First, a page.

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Discipline Policy

Graduated Discipline Plan
When we purposefully build peace in the community and maintain that peace through active community engagement, we limit the amount of time stakeholders spend making peace when norms have been violated. There is a shared responsibility among all members of the Summit community to build and keep peace in classrooms, during unstructured times and in all conversations. Each site works together to schedule and support each other in this community development. Our schools work everyday to help all students develop healthy relationships, identify common values and guidelines, develop social emotional understanding and skills, and develop a sense of ownership and belonging.

Summit’s graduated discipline plan is in place for when the culture we’ve built is harmed and peace needs to be made. The policy is derived from our core beliefs about secure attachments and human development. We believe that:

  • Physical and emotional safety are a prerequisite for building secure attachment.
  • Feedback is essential to growth and college readiness.
  • When principles guide actions instead of rules, students can generalize for the future.
  • All students are capable of being college ready.
  • In a high-trust organization, students prepare for the independence of adulthood.

When students take action that violates expectations articulated above, the faculty responds using the graduated discipline plan to restore an environment of trust, safety, and productivity. We primarily manage difficulties by preventing harm, resolving differences and helping students build the skill of learning from their mistakes. If students continue to struggle to meet our norms, we use logical consequences with a focus on accountability, repairing harm, and reintegrating students into the community.

Summit uses restorative practices to guide teacher responses to student behavior. Restorative practices are a way of approaching behavior support from a framework of relationship maintenance and reconciliation. Restorative practices seek to use language and approaches to behavior that reverse the oppressive nature of top-down classrooms and schools. These systems work to build empathy in the individual or individuals who violate expectations and cause harm to the community. Our restorative practices also provide a way to assign logical consequences to inappropriate behavior. Summit has specific policies in place for actions such as harassment, intimidation, discrimination, and bullying, including cyberbullying. These policies, along with procedures for suspension and expulsion, are found in the appendix.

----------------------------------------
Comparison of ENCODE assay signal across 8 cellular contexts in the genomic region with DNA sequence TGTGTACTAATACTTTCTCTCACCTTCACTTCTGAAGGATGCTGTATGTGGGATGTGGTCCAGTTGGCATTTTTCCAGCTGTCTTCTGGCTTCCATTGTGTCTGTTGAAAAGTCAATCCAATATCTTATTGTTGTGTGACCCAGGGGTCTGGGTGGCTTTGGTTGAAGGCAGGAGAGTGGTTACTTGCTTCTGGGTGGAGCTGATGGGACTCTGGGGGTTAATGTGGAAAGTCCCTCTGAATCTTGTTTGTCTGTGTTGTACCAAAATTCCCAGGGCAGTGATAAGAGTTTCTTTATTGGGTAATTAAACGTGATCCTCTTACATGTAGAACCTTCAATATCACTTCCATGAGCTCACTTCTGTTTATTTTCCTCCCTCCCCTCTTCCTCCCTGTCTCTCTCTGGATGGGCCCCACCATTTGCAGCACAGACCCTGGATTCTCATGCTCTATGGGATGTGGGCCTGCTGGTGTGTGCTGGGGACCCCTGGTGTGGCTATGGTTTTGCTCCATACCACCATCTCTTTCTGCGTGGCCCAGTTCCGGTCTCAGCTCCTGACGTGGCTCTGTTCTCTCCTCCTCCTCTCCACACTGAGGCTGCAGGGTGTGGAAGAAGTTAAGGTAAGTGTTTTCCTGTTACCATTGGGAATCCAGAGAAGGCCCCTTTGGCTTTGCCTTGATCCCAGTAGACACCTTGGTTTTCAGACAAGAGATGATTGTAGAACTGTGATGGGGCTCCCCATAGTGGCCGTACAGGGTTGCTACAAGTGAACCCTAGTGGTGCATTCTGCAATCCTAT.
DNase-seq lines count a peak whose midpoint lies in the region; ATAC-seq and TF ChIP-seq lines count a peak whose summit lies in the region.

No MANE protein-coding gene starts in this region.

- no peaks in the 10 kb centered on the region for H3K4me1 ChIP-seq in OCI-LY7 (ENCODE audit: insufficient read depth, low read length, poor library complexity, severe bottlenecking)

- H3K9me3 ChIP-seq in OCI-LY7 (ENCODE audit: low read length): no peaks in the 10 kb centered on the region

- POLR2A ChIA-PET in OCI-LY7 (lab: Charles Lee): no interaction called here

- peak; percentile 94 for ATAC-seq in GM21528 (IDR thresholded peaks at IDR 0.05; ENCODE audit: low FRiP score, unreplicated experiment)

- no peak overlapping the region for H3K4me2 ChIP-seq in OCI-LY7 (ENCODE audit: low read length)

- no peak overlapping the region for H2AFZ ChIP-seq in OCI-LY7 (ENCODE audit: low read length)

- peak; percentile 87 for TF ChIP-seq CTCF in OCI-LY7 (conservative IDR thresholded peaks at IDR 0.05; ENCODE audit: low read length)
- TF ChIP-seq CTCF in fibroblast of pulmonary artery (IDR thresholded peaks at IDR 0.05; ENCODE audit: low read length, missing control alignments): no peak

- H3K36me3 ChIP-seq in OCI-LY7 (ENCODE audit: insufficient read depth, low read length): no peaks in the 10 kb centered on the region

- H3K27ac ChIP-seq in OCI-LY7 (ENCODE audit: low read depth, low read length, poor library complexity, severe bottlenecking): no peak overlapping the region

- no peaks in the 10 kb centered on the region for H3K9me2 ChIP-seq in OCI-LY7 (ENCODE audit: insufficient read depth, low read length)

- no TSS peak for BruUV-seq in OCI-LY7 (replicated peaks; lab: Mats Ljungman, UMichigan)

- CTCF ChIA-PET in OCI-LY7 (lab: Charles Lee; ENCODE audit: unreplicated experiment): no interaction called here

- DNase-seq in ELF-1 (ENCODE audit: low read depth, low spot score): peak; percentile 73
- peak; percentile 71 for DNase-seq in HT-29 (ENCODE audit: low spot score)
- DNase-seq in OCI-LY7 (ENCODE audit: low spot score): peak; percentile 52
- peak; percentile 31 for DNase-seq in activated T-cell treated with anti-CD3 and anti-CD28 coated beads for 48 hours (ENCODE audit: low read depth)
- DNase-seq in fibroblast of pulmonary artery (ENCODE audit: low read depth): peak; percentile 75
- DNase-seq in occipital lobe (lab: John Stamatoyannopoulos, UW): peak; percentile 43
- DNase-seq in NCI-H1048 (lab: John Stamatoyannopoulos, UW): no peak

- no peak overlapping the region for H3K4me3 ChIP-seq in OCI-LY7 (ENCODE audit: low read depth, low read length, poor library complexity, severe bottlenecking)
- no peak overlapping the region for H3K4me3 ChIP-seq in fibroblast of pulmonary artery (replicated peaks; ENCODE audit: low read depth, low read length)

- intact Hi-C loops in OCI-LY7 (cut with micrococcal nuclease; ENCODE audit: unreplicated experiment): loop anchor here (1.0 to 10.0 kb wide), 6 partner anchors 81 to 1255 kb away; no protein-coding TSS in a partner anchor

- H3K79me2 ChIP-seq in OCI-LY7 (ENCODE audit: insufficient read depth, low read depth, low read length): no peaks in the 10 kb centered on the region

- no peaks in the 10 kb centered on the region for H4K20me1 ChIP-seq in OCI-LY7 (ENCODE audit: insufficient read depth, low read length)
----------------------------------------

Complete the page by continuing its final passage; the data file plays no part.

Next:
Summary of the Behavior Levels and the Appropriate Teacher Responses
Summit categorizes inappropriate behavior into four levels based on the severity and frequency of the behaviors. Each level of inappropriate behavior requires a different faculty response. Here is a summary of the behavior levels and the appropriate teacher responses:

Summary of the behavior levels and the appropriate teacher responses

Level Response Description
Level 1 Redirect
  • A student causes a minor disruption to the learning environment.
  • The teacher quickly redirects the student to meet the expectations.
Level 2 Reflect
  • A student causes a significant disruption to the learning environment and/or repeats Level 1 behaviors after redirection.
  • The teacher reestablishes the focus of the class and schedules time to reflect with the student on his/her decisions and behavior.
Level 3 Reach out
  • A student causes a disruption to the learning environment that breaches safety and/or repeats Level 2 behaviors after redirection and reflection.
  • The teacher refers the student to the office and reestablishes the safety and focus of the class.
  • The administrator reflects with the student and plans next steps, including communication with families and mentors.
Level 4 Reset
  • A student causes a significant breach in safety and/or repeats Level 3 behaviors after interventions.